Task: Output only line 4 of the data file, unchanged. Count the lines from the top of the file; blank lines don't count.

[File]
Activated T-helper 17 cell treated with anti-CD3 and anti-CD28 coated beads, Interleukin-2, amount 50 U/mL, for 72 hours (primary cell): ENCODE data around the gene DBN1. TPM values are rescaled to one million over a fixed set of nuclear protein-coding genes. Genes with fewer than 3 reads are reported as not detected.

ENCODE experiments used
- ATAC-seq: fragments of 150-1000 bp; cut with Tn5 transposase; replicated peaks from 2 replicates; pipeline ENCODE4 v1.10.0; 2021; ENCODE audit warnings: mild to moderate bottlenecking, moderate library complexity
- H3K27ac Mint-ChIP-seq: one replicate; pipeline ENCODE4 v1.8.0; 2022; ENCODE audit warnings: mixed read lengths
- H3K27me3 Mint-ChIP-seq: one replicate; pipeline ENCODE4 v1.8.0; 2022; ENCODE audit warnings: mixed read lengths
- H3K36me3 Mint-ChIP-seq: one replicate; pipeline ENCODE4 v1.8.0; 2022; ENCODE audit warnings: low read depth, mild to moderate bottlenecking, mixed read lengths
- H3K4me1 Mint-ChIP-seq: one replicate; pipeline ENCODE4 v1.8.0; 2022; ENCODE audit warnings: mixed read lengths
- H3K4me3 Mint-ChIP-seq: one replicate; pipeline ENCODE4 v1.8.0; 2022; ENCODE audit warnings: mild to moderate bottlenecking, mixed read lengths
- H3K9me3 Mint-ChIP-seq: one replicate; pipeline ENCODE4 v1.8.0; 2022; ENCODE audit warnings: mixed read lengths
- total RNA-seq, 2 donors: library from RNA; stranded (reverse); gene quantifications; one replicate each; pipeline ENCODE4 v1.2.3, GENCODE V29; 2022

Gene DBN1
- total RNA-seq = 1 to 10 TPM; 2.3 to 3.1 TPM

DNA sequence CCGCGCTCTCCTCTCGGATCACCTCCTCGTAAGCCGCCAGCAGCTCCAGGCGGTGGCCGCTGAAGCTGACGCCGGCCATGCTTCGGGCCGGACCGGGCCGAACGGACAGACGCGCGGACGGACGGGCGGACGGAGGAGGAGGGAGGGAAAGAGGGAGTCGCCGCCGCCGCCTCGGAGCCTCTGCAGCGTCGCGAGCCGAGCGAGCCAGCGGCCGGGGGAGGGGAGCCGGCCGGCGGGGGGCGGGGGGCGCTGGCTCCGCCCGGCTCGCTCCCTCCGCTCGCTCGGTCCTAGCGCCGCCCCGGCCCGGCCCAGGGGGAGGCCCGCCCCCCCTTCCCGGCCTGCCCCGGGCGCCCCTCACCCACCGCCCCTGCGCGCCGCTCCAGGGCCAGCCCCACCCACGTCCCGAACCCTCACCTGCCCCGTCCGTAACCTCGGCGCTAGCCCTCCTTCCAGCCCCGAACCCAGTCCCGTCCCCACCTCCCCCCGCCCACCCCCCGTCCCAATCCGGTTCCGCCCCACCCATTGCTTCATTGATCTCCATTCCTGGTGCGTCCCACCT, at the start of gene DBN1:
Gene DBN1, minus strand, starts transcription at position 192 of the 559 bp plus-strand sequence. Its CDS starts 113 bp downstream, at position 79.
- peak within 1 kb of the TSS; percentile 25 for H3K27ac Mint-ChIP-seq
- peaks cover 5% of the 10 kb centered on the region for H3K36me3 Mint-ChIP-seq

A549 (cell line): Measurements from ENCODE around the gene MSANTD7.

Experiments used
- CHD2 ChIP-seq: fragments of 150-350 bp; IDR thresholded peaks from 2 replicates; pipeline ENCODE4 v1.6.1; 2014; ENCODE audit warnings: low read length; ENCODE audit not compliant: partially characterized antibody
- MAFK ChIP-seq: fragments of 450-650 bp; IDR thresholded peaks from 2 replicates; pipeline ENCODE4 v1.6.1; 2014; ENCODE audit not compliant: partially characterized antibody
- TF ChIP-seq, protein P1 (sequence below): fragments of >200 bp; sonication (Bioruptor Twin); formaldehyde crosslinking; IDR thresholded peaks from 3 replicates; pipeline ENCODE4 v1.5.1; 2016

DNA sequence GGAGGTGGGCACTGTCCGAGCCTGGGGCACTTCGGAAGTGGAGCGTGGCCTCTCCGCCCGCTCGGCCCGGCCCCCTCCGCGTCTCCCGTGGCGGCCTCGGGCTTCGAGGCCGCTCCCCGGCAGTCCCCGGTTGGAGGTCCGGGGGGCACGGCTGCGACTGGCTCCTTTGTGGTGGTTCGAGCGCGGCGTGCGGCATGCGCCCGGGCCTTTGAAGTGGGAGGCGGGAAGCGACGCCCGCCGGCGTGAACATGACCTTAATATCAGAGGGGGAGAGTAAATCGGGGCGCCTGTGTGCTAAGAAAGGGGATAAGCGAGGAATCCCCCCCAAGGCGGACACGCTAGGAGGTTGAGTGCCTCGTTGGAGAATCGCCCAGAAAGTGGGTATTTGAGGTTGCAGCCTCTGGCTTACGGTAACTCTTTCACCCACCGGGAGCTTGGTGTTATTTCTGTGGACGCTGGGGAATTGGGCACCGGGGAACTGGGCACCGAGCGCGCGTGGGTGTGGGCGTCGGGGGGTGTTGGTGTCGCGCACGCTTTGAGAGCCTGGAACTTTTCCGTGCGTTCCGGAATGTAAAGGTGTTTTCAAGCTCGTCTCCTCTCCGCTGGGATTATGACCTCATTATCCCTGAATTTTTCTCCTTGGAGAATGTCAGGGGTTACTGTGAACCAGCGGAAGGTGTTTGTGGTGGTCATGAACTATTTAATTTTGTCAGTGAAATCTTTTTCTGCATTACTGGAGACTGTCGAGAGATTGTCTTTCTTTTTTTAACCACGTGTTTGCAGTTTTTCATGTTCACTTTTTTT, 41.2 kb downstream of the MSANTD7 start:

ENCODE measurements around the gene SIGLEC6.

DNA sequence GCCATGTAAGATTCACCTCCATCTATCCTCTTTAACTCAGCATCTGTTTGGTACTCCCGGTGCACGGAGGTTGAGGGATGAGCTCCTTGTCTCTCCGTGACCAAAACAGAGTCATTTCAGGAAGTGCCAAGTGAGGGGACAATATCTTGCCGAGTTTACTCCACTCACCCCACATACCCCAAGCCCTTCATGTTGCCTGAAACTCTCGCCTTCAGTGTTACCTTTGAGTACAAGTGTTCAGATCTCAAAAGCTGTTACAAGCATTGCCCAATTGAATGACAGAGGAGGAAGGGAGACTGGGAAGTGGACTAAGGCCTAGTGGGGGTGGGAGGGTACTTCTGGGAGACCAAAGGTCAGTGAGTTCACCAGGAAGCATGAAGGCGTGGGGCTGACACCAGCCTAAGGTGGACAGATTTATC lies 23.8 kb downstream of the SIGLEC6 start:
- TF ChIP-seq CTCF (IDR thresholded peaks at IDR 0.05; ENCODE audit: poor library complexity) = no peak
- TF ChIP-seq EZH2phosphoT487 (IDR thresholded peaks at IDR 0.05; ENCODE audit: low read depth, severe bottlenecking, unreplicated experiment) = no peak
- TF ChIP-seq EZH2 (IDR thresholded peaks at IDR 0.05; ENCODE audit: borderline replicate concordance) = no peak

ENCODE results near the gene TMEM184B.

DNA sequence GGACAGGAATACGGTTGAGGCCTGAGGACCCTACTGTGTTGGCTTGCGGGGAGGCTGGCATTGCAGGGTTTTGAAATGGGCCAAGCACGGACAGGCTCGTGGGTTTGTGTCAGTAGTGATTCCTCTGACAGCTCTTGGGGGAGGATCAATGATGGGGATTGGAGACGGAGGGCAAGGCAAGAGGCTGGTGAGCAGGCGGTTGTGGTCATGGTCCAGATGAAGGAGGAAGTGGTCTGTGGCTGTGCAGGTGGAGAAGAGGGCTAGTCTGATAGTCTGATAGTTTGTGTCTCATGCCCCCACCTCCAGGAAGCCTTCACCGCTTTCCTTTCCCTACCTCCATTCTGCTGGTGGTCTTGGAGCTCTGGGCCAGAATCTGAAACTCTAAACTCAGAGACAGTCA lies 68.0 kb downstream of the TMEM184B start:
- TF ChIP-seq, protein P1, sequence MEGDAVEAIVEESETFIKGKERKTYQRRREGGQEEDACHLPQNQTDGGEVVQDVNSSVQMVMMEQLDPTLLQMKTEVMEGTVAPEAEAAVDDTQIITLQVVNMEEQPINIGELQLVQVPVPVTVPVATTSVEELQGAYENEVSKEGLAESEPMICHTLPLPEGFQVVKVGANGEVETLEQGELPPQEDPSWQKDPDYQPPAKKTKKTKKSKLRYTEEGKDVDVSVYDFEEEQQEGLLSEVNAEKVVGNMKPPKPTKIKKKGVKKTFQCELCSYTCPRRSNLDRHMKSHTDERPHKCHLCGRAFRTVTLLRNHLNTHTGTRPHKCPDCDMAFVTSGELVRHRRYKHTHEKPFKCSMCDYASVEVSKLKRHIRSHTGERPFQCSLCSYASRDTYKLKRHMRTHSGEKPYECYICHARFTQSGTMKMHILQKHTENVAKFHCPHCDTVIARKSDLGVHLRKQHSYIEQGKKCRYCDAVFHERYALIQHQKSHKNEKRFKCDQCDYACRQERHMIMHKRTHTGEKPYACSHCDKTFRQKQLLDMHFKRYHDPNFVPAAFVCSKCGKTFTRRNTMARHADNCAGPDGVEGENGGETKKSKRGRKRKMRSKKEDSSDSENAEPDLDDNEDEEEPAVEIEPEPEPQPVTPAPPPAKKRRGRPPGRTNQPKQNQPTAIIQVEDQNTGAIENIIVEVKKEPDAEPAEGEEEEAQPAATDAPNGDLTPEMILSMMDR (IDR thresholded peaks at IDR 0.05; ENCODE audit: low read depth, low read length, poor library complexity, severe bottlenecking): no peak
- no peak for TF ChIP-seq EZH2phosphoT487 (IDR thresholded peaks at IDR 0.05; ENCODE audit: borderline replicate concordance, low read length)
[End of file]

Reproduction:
- H3K27ac Mint-ChIP-seq: one replicate; pipeline ENCODE4 v1.8.0; 2022; ENCODE audit warnings: mixed read lengths